George Bickham, Jr. (b. London 1706; d. 1771).
The Musical Entertainer. 2 vols. in 1.
Vol. I: London: for George Bickham; vol. 2: for C. Corbett, ca. 1737-1739.
Contemporary burgundy grained and rolled sheepskin, gilt dentelles.

The elegance of this cover matches its contents. One of the most beautiful bindings in the Selch Collection, this tome is covered in grained sheepskin, dyed burgundy with a rolled decorative surface to suggest an exotic animal skin. All three edges are gilt, and the dentelles, the outer and inner edges of the cover, are gilt-tooled.
Bickham was an engraver, celebrated in music circles for these two folio volumes luxuriously bound here as one. Bickham originally issued the Musical Entertainer fortnightly from January 1737 to December 1739, in four-plate parts. Each plate bears a handsome vignette illustrating the song below. The vignettes are engraved by Bickham, some after well-known artists such as Watteau and Gravelot. The songs consist of the vocal line and figured bass followed by additional verses and a flute part at the bottom of the page. Many of the songs are by or arranged by well-known composers including Handel, Green, Stanley, Purcell, Corelli, and Howard and some are identified with famous singers such as Isabella Young and the castrato Senesino.


Eugène de Briqueville (b. 1854; d.?).
Notice sur la Vielle. Second edition.
Paris: Librarie Fischbacher, 1911.
Binding by Frederick R. and Patricia Bakwin Selch: rouge and black polished calf, gilt title on both covers and spine.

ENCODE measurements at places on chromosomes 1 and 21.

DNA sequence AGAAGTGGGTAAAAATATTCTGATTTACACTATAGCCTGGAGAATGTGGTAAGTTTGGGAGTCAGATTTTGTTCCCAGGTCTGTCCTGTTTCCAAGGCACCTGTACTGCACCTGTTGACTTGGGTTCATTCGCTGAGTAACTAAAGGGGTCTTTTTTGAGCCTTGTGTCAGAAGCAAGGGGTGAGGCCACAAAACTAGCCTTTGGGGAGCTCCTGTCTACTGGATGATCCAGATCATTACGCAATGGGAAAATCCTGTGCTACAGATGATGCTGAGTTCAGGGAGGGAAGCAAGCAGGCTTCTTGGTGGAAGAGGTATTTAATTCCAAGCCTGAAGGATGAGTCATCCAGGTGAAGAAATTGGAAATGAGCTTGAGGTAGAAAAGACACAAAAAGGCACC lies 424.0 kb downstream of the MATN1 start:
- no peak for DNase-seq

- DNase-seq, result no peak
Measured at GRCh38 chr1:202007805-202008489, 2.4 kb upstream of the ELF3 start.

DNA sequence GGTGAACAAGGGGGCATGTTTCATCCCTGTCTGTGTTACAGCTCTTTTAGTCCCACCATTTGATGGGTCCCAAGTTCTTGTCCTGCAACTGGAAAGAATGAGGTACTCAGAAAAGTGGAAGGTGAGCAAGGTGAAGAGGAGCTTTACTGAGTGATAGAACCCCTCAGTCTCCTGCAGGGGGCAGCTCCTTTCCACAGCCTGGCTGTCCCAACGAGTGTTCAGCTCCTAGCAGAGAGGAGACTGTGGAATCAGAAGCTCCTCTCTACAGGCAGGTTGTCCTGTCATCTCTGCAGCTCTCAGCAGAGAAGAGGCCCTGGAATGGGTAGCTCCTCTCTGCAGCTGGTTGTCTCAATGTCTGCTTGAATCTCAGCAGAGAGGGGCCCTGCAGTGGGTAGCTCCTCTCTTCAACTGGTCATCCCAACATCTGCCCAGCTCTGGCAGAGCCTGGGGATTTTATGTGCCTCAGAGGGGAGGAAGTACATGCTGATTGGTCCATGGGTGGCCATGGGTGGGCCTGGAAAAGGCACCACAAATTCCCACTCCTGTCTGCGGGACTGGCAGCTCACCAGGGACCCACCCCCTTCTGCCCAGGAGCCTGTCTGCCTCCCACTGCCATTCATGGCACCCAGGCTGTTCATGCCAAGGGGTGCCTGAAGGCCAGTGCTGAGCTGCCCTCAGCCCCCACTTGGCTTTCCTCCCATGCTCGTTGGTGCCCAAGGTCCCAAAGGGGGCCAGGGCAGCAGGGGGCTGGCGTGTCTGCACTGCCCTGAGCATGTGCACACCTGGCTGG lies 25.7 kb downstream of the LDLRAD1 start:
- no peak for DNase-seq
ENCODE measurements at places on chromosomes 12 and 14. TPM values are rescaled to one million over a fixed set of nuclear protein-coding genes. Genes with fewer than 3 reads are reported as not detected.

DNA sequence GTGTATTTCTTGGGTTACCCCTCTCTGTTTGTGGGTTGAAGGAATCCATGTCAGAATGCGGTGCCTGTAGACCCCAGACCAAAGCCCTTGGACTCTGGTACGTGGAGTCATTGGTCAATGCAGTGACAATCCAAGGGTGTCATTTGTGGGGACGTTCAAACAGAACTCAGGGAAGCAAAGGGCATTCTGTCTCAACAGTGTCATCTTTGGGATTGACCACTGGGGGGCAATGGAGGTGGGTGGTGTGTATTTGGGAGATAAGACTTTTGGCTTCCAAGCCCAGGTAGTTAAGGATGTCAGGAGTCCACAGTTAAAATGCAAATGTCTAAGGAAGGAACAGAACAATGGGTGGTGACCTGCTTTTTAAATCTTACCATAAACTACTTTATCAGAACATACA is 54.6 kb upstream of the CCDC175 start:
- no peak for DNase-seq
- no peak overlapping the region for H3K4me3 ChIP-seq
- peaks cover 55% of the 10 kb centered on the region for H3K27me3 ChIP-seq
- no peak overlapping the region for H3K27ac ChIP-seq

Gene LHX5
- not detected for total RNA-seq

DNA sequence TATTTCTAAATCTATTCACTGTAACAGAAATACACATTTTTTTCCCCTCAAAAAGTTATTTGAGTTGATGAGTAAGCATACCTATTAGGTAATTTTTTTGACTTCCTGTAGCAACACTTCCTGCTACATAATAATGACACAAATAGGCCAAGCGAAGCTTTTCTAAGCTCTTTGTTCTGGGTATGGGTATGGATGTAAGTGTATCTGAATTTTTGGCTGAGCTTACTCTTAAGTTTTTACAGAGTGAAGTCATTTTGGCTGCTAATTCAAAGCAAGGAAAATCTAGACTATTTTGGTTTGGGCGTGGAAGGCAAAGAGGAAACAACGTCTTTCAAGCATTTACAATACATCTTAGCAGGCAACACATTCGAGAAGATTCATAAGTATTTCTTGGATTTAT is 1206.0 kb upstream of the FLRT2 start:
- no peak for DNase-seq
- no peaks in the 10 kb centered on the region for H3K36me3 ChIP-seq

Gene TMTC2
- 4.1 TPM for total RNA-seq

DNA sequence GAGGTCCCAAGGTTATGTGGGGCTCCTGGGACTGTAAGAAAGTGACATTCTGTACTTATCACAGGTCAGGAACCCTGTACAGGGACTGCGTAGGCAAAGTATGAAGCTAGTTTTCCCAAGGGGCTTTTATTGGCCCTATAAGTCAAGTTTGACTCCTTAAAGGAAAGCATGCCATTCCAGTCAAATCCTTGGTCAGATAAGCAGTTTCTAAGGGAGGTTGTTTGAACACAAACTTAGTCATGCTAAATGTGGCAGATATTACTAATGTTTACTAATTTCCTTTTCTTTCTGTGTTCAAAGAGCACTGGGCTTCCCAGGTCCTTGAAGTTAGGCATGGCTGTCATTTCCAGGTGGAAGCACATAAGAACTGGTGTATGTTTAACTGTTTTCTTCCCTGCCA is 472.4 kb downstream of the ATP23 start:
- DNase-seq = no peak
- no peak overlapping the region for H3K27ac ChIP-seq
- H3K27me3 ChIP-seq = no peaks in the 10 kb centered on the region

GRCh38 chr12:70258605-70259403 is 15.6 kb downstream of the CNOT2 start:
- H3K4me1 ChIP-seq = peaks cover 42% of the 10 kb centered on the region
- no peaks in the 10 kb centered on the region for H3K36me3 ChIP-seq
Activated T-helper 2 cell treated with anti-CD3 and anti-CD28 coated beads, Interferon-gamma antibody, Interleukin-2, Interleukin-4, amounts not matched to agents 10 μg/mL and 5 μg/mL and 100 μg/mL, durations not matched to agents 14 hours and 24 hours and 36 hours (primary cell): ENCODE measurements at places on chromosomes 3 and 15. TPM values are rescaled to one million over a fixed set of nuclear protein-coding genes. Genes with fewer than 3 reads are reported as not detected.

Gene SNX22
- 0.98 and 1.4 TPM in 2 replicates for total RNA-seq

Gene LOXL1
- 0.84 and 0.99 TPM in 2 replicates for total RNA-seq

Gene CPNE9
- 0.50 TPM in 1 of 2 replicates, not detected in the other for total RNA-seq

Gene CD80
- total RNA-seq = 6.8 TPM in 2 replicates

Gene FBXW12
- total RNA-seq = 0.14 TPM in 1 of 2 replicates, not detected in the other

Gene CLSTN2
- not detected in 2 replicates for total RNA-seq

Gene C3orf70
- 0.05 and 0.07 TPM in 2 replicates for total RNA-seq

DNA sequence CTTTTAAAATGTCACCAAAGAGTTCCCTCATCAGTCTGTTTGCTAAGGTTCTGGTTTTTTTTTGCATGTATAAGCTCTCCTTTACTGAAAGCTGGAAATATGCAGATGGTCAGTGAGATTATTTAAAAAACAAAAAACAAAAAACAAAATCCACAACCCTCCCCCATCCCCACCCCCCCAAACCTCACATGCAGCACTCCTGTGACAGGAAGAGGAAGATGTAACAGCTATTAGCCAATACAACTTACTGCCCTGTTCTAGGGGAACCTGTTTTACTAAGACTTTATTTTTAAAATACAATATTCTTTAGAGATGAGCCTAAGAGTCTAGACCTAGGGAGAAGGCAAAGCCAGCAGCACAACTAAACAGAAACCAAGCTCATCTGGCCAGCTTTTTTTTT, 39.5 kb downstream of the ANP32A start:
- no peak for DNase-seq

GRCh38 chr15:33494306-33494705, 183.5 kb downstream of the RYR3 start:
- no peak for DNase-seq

Initially a collector of musical instruments and books about them, Dr. Selch chose this volume about the charming French vielle or hurdy-gurdy on which to lavish his and Mrs. Selch's attention. Dramatically using two colors of polished calf, he created a design on graph paper, inserted extra material to make a [raised] matlassé of the hurdy-gurdy form, they then onlaid a black leather sound hole on the vielle and an outline/background between the instrument and the spine leather to create this handsome binding. The marriage of the two colors of leather is done so skillfully, it is difficult to tell whether the black leather is onlaid or inlaid.

 

Robert Bruce Armstrong.

Musical Instruments: Part I. The Irish and Highland Harps. Edinburgh: David Douglas, 1904. Presentation copy: no. 24 of 180 copies, autographed by the author to A. McGougan, May 1904.
Edition case of gilt die-stamped, dark green twill, the die designed by the author with his monogram.

The production of this beautiful volume is in complete harmony with the quality of this work, still one of the best books on the subject. This cover is a book case from the machine-press period; it is not a sewn-on binding done during the hand-press period. Except for specialty work, edition bindings were produced by the printer-publisher and sold in combination with the text as a finished product to the booksellers: all the books from a given printing bore the same cover. Book cases such as this were created separately from the text block then when finished, glued to the latter.
Covered in a dark green, fine twill cloth, the die-stamp decorations are by the author himself. The very detailed front image was created from the author's photograph of the great Fitzgerald harp (1621), now in the Dublin Museum; that on the back is a thistle, emblem of Scotland and the Celtic culture.
Three more steps were required to produce this image. 1) The cover was stamped ‘blind' (without gilt); 2) an adhesive was applied to the areas to receive the gold in the recesses, the surface wiped clean then gold leaf was laid over the area; and 3) the dye was carefully ‘registered' (positioned precisely) over the first impression and stamped again, after which the excess gold was carefully brushed off and saved for reuse.

 

Last updated:
August 25, 2012